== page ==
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Meta says it is experimenting with AI-powered chat on WhatsApp and Messenger

No company is immune from the generative AI wave, and everybody wants in. Meta is the latest entrant in testing AI-powered tools for its products. Mark Zuckerberg has announced that the company is building "a new top-level product group" to integrate generative AI into its services used by billions of users.

Zuckerberg said the team will focus on building creative tools at first, but its long-term goal is to create "AI personas that can help people in a variety of ways." The company, however, has to do a lot of foundational work before it shares these "futuristic" experiences with users, he cautioned.

The company is starting by testing text-based AI tools on WhatsApp and Messenger — presumably ChatGPT-styled conversation bots. While these could be a fun use case for users, Meta could also eventually leverage these features by offering them to businesses in areas such as sales and customer support.

Meta is also experimenting with AI-aided filters and ad formats on Instagram along with "video and multi-modal experiences."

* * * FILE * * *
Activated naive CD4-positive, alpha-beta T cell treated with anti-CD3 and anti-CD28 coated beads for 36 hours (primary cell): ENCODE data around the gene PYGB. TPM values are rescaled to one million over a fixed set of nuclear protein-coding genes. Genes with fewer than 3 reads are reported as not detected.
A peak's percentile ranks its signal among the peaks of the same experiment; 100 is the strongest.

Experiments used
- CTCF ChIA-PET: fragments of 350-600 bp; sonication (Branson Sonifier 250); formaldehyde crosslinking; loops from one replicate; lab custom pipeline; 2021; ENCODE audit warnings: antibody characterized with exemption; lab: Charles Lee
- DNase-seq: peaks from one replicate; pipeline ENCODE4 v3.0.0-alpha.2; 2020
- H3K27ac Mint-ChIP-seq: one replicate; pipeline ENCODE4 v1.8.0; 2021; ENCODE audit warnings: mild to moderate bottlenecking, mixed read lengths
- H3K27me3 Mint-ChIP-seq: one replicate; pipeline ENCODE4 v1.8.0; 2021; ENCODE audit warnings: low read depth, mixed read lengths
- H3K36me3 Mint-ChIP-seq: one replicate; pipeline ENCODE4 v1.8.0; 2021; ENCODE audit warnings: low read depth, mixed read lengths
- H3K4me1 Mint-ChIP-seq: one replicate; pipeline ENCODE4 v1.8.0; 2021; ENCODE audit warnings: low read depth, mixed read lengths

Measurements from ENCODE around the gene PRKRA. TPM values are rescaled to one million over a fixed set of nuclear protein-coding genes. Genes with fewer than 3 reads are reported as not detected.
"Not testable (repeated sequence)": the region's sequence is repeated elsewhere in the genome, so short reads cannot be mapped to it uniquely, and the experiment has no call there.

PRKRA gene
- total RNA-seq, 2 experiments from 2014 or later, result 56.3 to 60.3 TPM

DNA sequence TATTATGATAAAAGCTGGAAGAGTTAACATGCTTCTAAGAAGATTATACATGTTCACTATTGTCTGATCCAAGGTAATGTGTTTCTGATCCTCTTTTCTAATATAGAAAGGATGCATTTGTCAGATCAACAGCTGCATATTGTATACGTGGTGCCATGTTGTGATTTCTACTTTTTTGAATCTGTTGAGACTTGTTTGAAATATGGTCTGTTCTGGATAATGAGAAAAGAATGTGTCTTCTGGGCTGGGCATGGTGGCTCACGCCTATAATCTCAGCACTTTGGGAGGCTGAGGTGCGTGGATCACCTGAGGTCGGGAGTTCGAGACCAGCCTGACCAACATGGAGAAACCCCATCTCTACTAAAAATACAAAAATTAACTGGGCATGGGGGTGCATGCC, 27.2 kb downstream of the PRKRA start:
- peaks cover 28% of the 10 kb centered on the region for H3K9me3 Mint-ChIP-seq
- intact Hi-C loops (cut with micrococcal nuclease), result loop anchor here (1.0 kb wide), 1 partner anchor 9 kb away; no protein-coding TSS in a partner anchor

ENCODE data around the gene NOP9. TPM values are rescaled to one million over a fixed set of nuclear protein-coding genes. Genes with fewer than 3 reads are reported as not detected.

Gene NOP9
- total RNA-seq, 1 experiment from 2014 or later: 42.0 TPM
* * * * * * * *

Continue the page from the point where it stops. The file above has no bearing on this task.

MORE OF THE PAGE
According to Axios, the project will be led by former Apple executive Ahmad Al-Dahle, and the team will report to Chief Product Officer Chris Cox.

While generative AI tools have been around for a while, the tech found mainstream stardom only with OpenAI's ChatGPT bot. Microsoft has already integrated some of that AI goodness into Bing search and Edge browser. In response, earlier this month, Google also said that it is experimenting with a rival product called Bard. Other search engines like You.com and Neeva have also announced AI-powered chat product integrations. Facebook-rival Snapchat also launched a custom-trained chatbot for its paid subscribers this month.

It's not surprising to see Meta go on an AI offensive. Zuckerberg's big bet on the metaverse hasn't paid off yet and the company will need to find new ways to earn revenue. Last week, it debuted the Meta Verified subscription program, but like we have seen with other social networks, paid plans are yet to show a semblance of a major revenue driver.